Devon Moore will take the court at University of Dayton Arena on Wednesday night knowing that his biggest fan won’t be in attendance, even though she’s only an hour away. He’ll remind himself that this is all part of the fight, and then Moore and his James Madison teammates will square off against LIU Brooklyn in an NCAA tournament play-in game, the right to face No. 1-seeded Indiana on the line.

Seventy miles down the road, Carolyn Moore will be in a hospital bed in Columbus, Ohio. If she has enough energy, she’ll watch her son on television. This is part of the fight, too. It’s been a difficult few months for Carolyn and her son, the Dukes’ talented point guard. It’s doubtful that any player in the tournament has had a path to the tournament quite like Moore’s.

Just before the start of the season, on a Sunday morning, Carolyn called her son and woke him up. Devon is the youngest of four children, and he always shared a special bond with his mother. She tried to explain what was going on, but the words muddled together: a tumor . . . size of a golf ball . . . behind her left ear. Devon didn’t know what to say. He dropped the phone. As she always had, Carolyn provided comfort and told him everything would be okay.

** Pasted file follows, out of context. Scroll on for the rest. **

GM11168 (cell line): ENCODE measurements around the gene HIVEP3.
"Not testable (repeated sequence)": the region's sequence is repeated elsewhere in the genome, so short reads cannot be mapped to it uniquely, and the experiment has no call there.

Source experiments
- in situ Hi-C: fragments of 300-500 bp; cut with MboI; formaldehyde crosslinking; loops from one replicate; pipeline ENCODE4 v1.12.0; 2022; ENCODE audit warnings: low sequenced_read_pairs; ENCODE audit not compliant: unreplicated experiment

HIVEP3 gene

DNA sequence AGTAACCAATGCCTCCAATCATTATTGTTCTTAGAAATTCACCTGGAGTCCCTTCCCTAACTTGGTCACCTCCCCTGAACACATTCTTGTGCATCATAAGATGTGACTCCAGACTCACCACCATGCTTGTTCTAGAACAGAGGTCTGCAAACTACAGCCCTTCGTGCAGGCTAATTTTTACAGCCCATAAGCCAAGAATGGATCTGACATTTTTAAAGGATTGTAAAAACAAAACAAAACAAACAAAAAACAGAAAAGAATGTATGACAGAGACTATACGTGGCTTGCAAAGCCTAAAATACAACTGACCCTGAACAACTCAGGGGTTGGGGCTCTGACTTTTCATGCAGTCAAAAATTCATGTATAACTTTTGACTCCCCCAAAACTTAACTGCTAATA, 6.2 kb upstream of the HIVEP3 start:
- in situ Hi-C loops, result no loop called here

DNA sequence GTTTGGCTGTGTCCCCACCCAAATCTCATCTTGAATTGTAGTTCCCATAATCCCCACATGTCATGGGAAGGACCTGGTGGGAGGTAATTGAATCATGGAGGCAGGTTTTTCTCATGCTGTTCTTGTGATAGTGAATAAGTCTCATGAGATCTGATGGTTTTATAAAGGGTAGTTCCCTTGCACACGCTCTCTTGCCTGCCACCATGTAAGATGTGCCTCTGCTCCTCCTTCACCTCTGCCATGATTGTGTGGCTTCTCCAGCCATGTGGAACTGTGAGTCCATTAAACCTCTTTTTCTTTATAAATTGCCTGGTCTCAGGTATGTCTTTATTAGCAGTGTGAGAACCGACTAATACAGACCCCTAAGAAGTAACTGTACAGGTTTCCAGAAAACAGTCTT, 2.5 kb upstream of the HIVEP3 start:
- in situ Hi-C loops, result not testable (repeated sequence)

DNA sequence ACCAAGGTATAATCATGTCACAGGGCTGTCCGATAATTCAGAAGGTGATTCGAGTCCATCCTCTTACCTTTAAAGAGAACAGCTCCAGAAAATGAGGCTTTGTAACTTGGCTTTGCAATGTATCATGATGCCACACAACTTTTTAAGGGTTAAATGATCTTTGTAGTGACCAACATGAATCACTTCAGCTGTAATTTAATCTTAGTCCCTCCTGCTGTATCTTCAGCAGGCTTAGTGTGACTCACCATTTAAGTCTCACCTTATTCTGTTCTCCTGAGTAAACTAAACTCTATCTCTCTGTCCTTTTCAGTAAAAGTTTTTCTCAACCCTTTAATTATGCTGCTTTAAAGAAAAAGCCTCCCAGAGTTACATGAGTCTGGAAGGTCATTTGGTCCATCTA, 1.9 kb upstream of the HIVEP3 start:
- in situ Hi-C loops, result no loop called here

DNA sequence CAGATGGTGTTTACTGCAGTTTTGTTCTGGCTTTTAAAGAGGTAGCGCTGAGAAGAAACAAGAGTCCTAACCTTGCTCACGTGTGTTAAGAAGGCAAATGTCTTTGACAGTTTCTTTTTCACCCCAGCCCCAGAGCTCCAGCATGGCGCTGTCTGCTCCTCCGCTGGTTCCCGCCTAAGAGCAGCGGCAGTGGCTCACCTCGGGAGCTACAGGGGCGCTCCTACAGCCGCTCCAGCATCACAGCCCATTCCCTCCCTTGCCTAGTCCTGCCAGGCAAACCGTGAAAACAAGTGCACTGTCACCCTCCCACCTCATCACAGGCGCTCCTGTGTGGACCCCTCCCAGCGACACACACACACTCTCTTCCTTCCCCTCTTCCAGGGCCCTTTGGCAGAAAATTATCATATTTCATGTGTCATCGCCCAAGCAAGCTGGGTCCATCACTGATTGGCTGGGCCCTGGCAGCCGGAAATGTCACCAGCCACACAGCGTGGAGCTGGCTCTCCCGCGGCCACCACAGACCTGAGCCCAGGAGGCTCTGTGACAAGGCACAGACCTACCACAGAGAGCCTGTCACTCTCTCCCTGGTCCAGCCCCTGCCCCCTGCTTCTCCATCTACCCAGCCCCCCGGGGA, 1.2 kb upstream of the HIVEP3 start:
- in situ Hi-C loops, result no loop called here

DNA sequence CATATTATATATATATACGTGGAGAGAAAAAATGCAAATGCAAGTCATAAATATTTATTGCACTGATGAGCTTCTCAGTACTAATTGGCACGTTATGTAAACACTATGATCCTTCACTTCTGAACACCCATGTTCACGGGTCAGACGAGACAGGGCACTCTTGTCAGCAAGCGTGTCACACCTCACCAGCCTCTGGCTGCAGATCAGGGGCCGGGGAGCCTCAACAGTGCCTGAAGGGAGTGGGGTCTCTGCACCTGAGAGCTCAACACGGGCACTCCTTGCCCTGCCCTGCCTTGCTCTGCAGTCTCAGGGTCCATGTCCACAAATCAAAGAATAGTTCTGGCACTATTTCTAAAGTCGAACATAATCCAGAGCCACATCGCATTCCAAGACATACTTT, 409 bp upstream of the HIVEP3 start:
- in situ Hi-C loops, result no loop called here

What felt like an ear infection last fall prompted a doctor visit. The tumor, Carolyn was told, was a byproduct of the cancer — multiple myeloma — that had festered in her bone marrow and meddled with the production of blood cells.

On the brink of his senior season, the Dukes’ star guard was devastated. The next day, he stopped by the gym and told his coaches he couldn’t practice. He was alone in the parking lot when his phone rang.

The Post Sports Live crew gives their bold predictions for Final Four teams and overall winners in the NCAA Tournament. (Post Sports Live/The Washington Post)

Carolyn had called to leave him a message and was surprised when her son answered. “I can’t do this,” he said, tears welling in his eyes. She assured him he could — for the both of them, he needed to — and instructed him to get out of the car and join his teammates. “She said she was going to call me back. ‘If you answer, I’m getting in a car and driving to Virginia, and then we’re going to have some serious problems,’ ” Devin said.

The pull of home

Carolyn always had been a part of Devon’s basketball career, encouraging him through the toughest times. He started for James Madison as a freshman and thrived despite a wrist injury. Before his sophomore year, he hurt his knee in a preseason scrimmage and had season-ending surgery. He battled injuries the next two years, too, and missed the first semester of his junior campaign because he was academically ineligible.